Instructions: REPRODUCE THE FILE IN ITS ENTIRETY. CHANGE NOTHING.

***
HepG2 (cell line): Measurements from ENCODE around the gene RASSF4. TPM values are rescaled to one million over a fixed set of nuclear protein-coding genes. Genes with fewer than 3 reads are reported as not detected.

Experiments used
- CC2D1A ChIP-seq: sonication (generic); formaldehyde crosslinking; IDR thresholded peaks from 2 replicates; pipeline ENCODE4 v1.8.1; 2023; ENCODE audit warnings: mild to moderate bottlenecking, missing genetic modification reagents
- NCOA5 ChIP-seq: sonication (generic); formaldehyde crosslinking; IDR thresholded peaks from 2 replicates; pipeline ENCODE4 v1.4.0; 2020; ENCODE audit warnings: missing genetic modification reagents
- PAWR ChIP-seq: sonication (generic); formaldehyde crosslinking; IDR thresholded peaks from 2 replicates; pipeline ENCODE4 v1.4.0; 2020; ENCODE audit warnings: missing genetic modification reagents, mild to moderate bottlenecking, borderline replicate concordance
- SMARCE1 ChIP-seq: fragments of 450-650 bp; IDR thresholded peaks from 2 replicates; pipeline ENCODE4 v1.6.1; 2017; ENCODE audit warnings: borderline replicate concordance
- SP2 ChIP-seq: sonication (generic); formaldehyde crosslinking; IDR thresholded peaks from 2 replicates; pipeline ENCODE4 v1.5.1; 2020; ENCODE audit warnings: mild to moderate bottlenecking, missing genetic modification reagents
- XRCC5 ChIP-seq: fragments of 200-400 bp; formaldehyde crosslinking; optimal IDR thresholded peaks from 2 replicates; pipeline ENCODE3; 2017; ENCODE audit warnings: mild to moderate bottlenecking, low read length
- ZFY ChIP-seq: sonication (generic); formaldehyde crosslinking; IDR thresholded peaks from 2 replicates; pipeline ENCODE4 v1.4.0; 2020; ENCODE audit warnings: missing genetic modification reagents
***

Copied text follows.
HepG2 (cell line): Measurements from ENCODE around the gene RASSF4. TPM values are rescaled to one million over a fixed set of nuclear protein-coding genes. Genes with fewer than 3 reads are reported as not detected.

Experiments used
- CC2D1A ChIP-seq: sonication (generic); formaldehyde crosslinking; IDR thresholded peaks from 2 replicates; pipeline ENCODE4 v1.8.1; 2023; ENCODE audit warnings: mild to moderate bottlenecking, missing genetic modification reagents
- NCOA5 ChIP-seq: sonication (generic); formaldehyde crosslinking; IDR thresholded peaks from 2 replicates; pipeline ENCODE4 v1.4.0; 2020; ENCODE audit warnings: missing genetic modification reagents
- PAWR ChIP-seq: sonication (generic); formaldehyde crosslinking; IDR thresholded peaks from 2 replicates; pipeline ENCODE4 v1.4.0; 2020; ENCODE audit warnings: missing genetic modification reagents, mild to moderate bottlenecking, borderline replicate concordance
- SMARCE1 ChIP-seq: fragments of 450-650 bp; IDR thresholded peaks from 2 replicates; pipeline ENCODE4 v1.6.1; 2017; ENCODE audit warnings: borderline replicate concordance
- SP2 ChIP-seq: sonication (generic); formaldehyde crosslinking; IDR thresholded peaks from 2 replicates; pipeline ENCODE4 v1.5.1; 2020; ENCODE audit warnings: mild to moderate bottlenecking, missing genetic modification reagents
- XRCC5 ChIP-seq: fragments of 200-400 bp; formaldehyde crosslinking; optimal IDR thresholded peaks from 2 replicates; pipeline ENCODE3; 2017; ENCODE audit warnings: mild to moderate bottlenecking, low read length
- ZFY ChIP-seq: sonication (generic); formaldehyde crosslinking; IDR thresholded peaks from 2 replicates; pipeline ENCODE4 v1.4.0; 2020; ENCODE audit warnings: missing genetic modification reagents